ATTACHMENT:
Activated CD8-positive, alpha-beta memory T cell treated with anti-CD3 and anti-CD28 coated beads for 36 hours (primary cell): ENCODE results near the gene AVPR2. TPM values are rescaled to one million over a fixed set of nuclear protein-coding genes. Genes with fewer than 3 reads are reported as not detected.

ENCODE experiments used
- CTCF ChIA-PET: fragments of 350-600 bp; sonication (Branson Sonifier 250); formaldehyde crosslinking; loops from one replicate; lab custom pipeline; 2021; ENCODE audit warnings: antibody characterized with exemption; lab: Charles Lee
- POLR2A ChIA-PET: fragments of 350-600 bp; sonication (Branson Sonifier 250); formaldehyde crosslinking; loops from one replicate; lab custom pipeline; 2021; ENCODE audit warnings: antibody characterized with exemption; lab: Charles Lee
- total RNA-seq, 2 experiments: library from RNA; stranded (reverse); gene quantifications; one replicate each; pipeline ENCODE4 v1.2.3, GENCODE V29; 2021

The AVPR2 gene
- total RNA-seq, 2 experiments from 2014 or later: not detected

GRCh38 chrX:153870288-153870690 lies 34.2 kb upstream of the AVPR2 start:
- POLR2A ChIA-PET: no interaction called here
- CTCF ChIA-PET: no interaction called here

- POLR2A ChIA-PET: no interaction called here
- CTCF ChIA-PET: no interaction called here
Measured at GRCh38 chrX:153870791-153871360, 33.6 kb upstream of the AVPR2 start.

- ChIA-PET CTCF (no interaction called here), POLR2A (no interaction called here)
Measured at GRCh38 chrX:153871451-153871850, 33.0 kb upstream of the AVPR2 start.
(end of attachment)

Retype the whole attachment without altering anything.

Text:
Activated CD8-positive, alpha-beta memory T cell treated with anti-CD3 and anti-CD28 coated beads for 36 hours (primary cell): ENCODE results near the gene AVPR2. TPM values are rescaled to one million over a fixed set of nuclear protein-coding genes. Genes with fewer than 3 reads are reported as not detected.

ENCODE experiments used
- CTCF ChIA-PET: fragments of 350-600 bp; sonication (Branson Sonifier 250); formaldehyde crosslinking; loops from one replicate; lab custom pipeline; 2021; ENCODE audit warnings: antibody characterized with exemption; lab: Charles Lee
- POLR2A ChIA-PET: fragments of 350-600 bp; sonication (Branson Sonifier 250); formaldehyde crosslinking; loops from one replicate; lab custom pipeline; 2021; ENCODE audit warnings: antibody characterized with exemption; lab: Charles Lee
- total RNA-seq, 2 experiments: library from RNA; stranded (reverse); gene quantifications; one replicate each; pipeline ENCODE4 v1.2.3, GENCODE V29; 2021

The AVPR2 gene
- total RNA-seq, 2 experiments from 2014 or later: not detected

GRCh38 chrX:153870288-153870690 lies 34.2 kb upstream of the AVPR2 start:
- POLR2A ChIA-PET: no interaction called here
- CTCF ChIA-PET: no interaction called here

- POLR2A ChIA-PET: no interaction called here
- CTCF ChIA-PET: no interaction called here
Measured at GRCh38 chrX:153870791-153871360, 33.6 kb upstream of the AVPR2 start.

- ChIA-PET CTCF (no interaction called here), POLR2A (no interaction called here)
Measured at GRCh38 chrX:153871451-153871850, 33.0 kb upstream of the AVPR2 start.